New Year, new heart
November 03, 2010
One of two sisters awaiting heart transplant receives gift of life
At home in Newark, Texas, giggling, blonde sisters run in and out of the house with their friends, as if they don't have a care in the world. While playing with their miniature beagle, the girls talk about their favorite activities at school. For Shayde it is writing fairytales; Emily loves art. But rows of medication lined up on Emily's dresser in her pink and purple princess room serve as a reminder of all they have been through and what is yet to come.
Less than one in one million children are diagnosed with restrictive cardiomyopathy. For two in the same family to be struck with it is rare; for sisters to have it is almost unheard of. When Emily and Shayde Smith's parents were told in March 2008 that their daughters share the disease, shock doesn't accurately describe the feelings that followed.
"It felt like getting hit with a baseball bat on one side and a cricket bat on the other," said Matt Smith, the girls' dad. "But, once we got home and held the girls, their bravery became a source of inspiration for us."
With restrictive cardiomyopathy, the heart is stiff between each heartbeat, so it doesn't fill properly with blood. The Smith sisters have been at risk for blood clots or sudden cardiac arrest.
The girls' parents were told that a heart transplant would be the only option. Without a transplant, 75 percent of people with the condition do not survive more than five years.
A mother's instinct
When Shayde, 9, was diagnosed with a heart murmur in August 2007 and Emily, 7, couldn't get over the flu and a fever in February 2008, Natalie Van Noy, the girls' mom, suspected a deeper problem. She took Emily to a local Emergency Department where tests revealed an enlarged heart, and Van Noy put it all together. Soon, the girls' diagnosis was confirmed and, on April 3, both were listed for a heart transplant at Children's Medical Center.
"We nicknamed Emily ‘pokey' because she was always tagging behind, but now it all makes sense," Smith said.
Replacing Emily's broken heart
As time went on, both parents anxiously waited and prayed. The girls continued a normal routine at home, with the exception of soccer and cheerleading for fear of overworking their already strained hearts.
On Jan. 19, more than nine months after being listed, Van Noy's pager signaled a heart was available for Emily. At 5 a.m., she rushed to "Grandy's" house where the girls were having a sleepover.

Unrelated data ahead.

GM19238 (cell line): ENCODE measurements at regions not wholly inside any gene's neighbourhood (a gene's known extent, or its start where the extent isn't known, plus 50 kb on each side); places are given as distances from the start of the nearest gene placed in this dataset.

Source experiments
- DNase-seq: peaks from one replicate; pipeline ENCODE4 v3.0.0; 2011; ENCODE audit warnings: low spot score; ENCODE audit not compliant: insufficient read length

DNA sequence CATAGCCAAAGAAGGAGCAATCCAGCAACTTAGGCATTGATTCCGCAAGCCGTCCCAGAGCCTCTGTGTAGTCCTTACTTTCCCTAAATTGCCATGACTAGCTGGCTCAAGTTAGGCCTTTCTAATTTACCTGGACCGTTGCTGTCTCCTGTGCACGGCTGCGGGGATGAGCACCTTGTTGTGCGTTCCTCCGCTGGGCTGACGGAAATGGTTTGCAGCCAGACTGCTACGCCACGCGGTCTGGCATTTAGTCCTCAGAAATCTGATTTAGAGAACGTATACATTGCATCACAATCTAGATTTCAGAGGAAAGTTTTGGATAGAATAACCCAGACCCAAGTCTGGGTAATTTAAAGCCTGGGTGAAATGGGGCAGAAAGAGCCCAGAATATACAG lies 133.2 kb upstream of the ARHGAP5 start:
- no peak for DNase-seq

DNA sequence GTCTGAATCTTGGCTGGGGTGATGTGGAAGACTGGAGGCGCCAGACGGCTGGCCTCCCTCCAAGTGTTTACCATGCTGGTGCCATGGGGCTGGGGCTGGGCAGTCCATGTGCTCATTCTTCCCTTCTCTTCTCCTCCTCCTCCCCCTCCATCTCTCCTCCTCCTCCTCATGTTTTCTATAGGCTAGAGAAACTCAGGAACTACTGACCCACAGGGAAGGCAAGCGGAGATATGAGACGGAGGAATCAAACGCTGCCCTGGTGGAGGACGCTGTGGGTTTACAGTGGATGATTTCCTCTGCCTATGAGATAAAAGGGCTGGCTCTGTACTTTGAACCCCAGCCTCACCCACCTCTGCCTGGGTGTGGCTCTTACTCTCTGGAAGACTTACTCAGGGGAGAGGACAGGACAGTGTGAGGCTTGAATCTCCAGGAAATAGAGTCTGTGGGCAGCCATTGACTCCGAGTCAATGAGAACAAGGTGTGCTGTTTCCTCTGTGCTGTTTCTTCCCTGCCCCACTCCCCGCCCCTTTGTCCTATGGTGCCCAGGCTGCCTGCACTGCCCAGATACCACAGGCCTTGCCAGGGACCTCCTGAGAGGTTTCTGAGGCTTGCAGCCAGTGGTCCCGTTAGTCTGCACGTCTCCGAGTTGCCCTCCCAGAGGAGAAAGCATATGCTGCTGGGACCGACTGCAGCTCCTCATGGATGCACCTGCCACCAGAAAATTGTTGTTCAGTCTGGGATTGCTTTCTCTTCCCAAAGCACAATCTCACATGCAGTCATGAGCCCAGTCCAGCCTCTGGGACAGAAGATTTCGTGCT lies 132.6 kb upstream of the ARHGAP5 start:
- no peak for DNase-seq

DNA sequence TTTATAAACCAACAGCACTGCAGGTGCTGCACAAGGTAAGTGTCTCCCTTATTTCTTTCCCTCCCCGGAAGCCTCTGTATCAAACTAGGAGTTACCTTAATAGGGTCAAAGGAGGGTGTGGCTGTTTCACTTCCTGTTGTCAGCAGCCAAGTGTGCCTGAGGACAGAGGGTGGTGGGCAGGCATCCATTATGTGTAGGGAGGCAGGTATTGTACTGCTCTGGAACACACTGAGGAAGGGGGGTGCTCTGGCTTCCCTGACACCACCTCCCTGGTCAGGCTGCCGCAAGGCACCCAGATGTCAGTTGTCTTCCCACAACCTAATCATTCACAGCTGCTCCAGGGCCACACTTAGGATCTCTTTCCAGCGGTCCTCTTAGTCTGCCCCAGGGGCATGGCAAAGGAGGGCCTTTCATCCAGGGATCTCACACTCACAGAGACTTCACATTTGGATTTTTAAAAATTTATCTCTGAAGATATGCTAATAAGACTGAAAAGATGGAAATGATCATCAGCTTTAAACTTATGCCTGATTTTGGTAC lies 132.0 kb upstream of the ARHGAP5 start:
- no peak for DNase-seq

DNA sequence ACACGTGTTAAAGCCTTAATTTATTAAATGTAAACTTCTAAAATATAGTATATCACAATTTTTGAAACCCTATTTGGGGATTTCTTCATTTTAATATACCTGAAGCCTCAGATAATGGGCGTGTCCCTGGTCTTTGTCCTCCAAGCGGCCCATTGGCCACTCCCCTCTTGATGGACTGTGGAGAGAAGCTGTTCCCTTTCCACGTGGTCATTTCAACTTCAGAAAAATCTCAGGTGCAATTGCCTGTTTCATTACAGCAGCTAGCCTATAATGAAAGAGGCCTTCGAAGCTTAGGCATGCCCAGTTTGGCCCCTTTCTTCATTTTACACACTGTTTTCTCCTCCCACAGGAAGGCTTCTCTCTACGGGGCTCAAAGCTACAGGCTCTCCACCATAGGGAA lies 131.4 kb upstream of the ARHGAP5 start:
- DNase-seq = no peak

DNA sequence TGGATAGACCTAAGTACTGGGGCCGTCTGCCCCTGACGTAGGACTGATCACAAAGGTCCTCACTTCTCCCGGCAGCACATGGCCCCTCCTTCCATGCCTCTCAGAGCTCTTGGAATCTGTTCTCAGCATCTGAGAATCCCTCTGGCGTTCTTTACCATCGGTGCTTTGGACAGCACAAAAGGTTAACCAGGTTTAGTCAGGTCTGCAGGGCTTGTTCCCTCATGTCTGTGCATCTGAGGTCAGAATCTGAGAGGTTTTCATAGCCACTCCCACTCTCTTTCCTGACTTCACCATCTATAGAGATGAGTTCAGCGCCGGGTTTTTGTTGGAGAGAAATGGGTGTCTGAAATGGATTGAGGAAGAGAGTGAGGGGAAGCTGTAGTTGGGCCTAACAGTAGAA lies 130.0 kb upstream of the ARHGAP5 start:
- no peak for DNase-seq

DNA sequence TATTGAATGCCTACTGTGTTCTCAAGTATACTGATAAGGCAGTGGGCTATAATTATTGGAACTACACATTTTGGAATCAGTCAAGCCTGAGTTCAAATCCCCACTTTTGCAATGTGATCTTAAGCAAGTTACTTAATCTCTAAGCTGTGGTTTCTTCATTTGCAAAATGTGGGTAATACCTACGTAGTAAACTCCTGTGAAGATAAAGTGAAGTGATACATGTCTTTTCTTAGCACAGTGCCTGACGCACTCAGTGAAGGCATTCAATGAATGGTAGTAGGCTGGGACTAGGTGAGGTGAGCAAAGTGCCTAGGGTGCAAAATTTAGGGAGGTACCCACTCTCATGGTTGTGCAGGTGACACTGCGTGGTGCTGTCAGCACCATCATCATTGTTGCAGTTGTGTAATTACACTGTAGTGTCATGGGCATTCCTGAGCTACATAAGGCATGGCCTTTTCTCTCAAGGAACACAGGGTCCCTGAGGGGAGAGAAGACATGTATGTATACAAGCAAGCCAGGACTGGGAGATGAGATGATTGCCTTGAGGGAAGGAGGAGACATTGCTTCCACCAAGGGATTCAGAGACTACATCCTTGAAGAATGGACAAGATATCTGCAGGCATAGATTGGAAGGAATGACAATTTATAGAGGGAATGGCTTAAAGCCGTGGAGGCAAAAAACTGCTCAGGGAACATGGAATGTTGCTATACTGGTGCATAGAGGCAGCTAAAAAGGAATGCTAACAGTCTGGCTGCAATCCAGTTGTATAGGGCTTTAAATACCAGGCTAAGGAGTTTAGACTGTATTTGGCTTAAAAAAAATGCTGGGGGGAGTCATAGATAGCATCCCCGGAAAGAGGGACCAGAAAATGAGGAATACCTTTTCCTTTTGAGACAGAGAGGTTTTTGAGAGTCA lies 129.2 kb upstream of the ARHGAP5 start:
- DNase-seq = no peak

Three hours later, Emily was prepped and wheeled from the cardiovascular intensive care unit to the Operating Room. Emily clung tightly to Van Noy's hand as Shayde and Grandy rounded the corner, just in time for the sendoff. In true sisterly fashion Shayde ran to Emily's bed and hugged her tightly, letting her know she would feel all better afterward.
"I'm pretty excited for my little sister," Shayde said. "I wanted her to get the transplant first because she's worse than me. Her getting better makes me feel better."
Dr. Kristine Guleserian, surgical director of Pediatric Cardiac Transplantation at Children's, came down the hall with a silver heart dangling from her neck. Van Noy and her daughters also wear matching guardian angel heart necklaces, but Emily's recently broke.
"We're fixing Emily's broken heart with a real one today and we'll work on the necklace afterward," she said. Dr. Guleserian, who also is assistant professor of Cardiothoracic Surgery at UT Southwestern, has performed 38 heart transplants since joining the team at Children's in 2005.
As their daughter was placed in the hands of the heart team, family and friends surrounded Smith and Van Noy.
Emily gets a new lease on life
Soon after Dr. Guleserian began the life-saving operation, Dr. Damon Kennedy, a fellow in Cardiothoracic Surgery at Children's, and Dr. Steven Leonard, a cardiothoracic surgeon at Children's and professor of Cardiothoracic Surgery at UT Southwestern, arrived with the special delivery.
Potential risks precede every surgery, but Emily's presented an added concern. Pressure had built up in the arteries that supply her lung leading to a severe case of pulmonary hypertension. When Dr. Guleserian took Emily's heart out, it measured double the size of a normal heart for a girl her age.
Nevertheless, the transplant continued without a hitch, and after five hours, a new heart beat perfectly in Emily's chest. Nine days later, Emily packed up and headed home.
"I feel like it's one of the girl's birthdays," said their grandfather, Mark Smith. "Like the day they were born."
In a sense, transplant day was Emily's rebirth. Her new heart brought many changes, among them marked improvements in her physical appearance. Emily's previously ashen cheeks turned rosy, and, instead of blue, her lips are a vibrant pink. But the most important change to this 7-year-old is leaving the sidelines in a couple of months to play soccer with her team, the Tsunamis.
Worth the wait
Smith said they are left with overwhelming feelings of gratitude for the donor's family that gave their youngest daughter life. But while a new life has begun for Emily, the waiting continues for Shayde.
"Waiting is the hardest part — [you feel] helpless," Smith said. "But now we have one new heart and instructions on how to care for Emily.
"We feel empowered — but we have to be ready to wait again."